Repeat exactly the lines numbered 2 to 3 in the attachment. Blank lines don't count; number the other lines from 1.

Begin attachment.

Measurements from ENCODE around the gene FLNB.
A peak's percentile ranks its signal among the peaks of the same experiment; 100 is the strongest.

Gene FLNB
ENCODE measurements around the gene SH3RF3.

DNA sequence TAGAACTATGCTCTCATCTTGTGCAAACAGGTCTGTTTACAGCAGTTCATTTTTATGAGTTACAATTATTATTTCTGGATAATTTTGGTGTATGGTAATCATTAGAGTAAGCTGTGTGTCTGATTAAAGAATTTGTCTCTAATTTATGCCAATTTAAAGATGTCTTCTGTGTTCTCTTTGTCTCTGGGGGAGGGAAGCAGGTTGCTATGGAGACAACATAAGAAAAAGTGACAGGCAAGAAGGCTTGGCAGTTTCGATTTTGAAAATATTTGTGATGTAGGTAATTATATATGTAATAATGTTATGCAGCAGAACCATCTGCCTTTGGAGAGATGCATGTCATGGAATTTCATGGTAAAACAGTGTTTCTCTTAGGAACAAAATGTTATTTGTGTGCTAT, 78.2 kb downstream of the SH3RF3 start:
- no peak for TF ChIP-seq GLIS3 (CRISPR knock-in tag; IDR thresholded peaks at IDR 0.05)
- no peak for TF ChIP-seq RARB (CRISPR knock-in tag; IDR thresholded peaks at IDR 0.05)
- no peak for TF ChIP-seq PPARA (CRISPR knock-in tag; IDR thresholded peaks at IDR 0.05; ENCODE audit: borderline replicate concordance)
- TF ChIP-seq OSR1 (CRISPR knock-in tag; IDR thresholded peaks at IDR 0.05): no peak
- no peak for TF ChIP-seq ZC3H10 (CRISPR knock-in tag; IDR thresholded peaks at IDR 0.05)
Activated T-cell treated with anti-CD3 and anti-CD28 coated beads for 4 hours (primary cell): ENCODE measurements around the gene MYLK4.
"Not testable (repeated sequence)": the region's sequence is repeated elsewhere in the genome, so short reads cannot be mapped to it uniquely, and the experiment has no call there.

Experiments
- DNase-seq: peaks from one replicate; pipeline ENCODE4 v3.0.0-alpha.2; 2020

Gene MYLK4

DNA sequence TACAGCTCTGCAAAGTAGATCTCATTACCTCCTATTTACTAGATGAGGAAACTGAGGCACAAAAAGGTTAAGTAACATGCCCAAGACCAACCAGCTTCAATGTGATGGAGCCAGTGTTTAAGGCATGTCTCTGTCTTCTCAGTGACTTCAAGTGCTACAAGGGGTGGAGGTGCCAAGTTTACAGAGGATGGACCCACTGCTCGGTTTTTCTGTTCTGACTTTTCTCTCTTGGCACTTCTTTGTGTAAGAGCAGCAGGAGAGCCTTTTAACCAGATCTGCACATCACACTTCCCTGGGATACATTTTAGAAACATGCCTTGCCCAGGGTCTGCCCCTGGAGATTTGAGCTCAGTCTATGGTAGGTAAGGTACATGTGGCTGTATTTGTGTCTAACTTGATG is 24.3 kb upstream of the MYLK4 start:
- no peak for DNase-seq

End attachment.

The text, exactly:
A peak's percentile ranks its signal among the peaks of the same experiment; 100 is the strongest.

Gene FLNB